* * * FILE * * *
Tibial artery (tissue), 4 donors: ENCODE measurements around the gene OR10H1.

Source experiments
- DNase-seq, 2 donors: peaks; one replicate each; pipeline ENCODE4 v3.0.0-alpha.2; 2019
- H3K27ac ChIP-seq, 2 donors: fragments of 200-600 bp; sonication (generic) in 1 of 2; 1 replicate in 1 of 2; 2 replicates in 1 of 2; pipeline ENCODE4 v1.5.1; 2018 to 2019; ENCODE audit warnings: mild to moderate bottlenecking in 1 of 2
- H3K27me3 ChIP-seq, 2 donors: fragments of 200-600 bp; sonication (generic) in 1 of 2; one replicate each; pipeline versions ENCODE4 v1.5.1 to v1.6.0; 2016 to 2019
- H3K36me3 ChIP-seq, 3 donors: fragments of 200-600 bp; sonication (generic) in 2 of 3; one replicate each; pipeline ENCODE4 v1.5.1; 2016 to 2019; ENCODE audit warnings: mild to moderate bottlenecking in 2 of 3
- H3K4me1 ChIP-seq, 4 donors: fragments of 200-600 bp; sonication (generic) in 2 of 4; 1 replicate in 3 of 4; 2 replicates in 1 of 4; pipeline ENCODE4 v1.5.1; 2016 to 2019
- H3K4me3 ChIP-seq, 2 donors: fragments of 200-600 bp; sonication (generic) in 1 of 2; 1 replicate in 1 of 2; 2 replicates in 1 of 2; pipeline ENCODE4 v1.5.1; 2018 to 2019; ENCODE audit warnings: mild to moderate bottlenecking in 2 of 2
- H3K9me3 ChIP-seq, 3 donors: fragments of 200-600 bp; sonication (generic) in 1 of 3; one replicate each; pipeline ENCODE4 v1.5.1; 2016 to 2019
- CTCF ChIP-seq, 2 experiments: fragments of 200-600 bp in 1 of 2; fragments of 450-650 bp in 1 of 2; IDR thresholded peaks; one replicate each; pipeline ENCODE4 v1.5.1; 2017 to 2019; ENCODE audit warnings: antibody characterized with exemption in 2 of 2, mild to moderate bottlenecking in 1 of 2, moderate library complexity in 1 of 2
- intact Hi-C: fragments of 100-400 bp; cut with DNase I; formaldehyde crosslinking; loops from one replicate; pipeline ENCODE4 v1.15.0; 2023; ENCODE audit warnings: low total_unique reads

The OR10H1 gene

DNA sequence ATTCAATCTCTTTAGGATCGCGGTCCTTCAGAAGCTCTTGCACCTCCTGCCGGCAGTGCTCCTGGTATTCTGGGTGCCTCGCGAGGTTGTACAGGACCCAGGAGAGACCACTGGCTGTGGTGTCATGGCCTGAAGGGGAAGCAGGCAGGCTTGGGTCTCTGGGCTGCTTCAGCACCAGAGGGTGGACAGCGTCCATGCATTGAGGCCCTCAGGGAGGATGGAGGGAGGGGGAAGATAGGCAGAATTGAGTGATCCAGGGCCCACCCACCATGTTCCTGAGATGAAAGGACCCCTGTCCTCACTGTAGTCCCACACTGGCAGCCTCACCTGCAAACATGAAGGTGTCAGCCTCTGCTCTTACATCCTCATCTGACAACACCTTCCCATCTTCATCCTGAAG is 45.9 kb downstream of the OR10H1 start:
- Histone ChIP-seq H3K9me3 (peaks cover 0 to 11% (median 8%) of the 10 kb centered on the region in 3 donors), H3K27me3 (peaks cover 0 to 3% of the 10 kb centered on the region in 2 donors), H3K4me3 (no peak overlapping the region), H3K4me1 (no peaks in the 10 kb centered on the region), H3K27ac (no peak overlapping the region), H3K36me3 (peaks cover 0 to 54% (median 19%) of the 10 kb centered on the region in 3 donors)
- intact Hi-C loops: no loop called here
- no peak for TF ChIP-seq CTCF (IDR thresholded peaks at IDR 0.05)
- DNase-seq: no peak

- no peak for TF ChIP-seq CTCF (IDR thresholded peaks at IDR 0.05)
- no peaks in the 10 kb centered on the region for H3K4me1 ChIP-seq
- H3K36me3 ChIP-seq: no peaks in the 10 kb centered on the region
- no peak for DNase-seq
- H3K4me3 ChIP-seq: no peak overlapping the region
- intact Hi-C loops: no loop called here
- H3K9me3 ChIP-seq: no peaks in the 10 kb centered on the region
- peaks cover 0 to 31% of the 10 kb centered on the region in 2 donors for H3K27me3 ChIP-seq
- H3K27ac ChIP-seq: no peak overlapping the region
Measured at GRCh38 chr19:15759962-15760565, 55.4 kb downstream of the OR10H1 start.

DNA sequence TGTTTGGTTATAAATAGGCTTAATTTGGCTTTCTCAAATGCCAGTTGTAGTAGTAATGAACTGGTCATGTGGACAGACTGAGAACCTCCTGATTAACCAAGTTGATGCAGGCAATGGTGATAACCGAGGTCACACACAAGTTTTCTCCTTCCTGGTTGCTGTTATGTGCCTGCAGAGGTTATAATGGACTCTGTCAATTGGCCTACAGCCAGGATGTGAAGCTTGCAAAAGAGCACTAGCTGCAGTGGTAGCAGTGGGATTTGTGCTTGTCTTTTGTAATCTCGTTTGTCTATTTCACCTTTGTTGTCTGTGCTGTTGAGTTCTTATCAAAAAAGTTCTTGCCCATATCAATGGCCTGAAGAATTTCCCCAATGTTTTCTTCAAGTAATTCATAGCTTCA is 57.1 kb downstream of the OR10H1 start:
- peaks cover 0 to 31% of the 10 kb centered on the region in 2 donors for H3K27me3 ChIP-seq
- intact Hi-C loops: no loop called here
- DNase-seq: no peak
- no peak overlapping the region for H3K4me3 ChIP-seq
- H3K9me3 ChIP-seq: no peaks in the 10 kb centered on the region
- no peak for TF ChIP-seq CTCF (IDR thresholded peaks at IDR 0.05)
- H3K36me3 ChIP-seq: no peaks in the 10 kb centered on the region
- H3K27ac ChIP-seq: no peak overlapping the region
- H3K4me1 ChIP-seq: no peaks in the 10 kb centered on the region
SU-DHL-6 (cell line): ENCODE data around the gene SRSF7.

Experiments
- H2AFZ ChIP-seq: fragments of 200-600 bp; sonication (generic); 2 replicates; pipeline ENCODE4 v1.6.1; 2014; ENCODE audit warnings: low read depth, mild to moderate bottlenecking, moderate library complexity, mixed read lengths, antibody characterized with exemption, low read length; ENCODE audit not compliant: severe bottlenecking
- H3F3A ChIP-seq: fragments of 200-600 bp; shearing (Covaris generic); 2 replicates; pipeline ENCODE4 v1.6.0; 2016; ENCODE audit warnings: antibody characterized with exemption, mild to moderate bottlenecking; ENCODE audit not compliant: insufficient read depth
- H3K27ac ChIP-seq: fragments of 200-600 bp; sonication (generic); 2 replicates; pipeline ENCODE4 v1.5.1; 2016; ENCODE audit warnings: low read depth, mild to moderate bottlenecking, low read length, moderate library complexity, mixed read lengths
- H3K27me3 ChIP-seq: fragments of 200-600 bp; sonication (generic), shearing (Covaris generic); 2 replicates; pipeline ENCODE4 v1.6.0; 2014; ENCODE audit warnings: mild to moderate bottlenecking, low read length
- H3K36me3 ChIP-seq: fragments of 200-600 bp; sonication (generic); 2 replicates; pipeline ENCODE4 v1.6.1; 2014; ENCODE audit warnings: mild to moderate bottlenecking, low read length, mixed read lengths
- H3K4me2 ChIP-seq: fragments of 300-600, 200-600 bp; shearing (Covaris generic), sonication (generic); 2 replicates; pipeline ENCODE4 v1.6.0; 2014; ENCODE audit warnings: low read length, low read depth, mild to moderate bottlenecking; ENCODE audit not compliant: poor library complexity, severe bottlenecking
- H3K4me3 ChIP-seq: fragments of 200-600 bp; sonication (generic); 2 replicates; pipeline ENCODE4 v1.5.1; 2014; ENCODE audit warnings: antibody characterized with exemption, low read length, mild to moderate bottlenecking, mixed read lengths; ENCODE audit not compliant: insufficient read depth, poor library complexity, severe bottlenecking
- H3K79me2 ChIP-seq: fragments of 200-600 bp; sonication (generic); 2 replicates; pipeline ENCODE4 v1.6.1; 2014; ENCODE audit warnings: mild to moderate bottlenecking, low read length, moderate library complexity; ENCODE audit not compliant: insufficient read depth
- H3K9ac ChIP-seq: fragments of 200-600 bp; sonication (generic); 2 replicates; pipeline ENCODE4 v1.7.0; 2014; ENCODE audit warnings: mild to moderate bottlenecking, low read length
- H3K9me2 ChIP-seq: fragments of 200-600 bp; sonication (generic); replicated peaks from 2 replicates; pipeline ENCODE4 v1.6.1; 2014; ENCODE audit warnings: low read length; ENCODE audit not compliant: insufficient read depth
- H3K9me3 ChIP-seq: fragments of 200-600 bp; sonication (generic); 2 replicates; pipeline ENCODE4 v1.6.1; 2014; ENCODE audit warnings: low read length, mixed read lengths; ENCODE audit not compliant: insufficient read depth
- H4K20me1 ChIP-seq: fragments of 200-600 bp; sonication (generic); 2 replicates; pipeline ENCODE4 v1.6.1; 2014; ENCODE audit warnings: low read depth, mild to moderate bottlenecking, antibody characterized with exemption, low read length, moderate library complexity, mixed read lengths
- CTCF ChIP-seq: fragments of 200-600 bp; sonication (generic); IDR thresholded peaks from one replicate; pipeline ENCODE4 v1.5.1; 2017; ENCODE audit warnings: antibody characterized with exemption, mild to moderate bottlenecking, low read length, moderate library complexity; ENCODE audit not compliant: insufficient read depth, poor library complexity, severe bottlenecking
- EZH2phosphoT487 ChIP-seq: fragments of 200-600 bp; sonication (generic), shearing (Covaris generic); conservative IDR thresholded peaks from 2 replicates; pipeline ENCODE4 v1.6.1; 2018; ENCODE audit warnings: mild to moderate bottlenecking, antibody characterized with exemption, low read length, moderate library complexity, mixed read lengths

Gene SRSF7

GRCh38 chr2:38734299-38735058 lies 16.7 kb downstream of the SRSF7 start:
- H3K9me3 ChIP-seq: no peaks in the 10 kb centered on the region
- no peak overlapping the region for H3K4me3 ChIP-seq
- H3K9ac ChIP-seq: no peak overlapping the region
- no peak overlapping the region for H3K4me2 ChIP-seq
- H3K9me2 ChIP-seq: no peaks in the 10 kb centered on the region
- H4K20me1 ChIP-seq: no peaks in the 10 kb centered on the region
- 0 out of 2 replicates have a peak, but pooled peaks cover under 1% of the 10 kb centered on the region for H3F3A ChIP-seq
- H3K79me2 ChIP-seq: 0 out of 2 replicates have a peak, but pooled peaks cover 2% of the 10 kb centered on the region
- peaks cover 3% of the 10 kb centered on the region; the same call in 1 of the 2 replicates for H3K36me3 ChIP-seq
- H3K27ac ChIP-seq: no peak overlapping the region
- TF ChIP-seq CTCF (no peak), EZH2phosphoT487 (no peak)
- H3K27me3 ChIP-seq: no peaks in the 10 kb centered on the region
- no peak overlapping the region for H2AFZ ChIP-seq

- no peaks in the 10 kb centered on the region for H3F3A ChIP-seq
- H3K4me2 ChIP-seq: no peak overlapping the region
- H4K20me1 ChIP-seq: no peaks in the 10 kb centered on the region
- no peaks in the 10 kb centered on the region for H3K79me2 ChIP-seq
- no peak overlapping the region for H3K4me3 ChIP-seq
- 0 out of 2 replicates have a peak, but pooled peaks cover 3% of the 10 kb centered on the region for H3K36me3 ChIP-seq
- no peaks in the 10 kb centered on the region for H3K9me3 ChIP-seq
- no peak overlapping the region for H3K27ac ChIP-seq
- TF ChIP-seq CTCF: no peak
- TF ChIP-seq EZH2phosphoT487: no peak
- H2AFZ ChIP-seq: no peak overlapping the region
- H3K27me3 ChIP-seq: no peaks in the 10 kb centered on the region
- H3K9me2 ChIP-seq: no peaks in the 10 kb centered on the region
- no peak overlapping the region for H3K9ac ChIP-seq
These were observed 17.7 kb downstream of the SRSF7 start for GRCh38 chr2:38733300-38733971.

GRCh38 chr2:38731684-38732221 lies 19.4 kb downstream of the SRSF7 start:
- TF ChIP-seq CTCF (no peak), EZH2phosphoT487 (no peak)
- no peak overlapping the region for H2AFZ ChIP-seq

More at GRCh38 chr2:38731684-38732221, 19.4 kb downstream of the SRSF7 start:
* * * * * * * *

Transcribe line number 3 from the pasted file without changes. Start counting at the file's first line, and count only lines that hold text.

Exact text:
- DNase-seq, 2 donors: peaks; one replicate each; pipeline ENCODE4 v3.0.0-alpha.2; 2019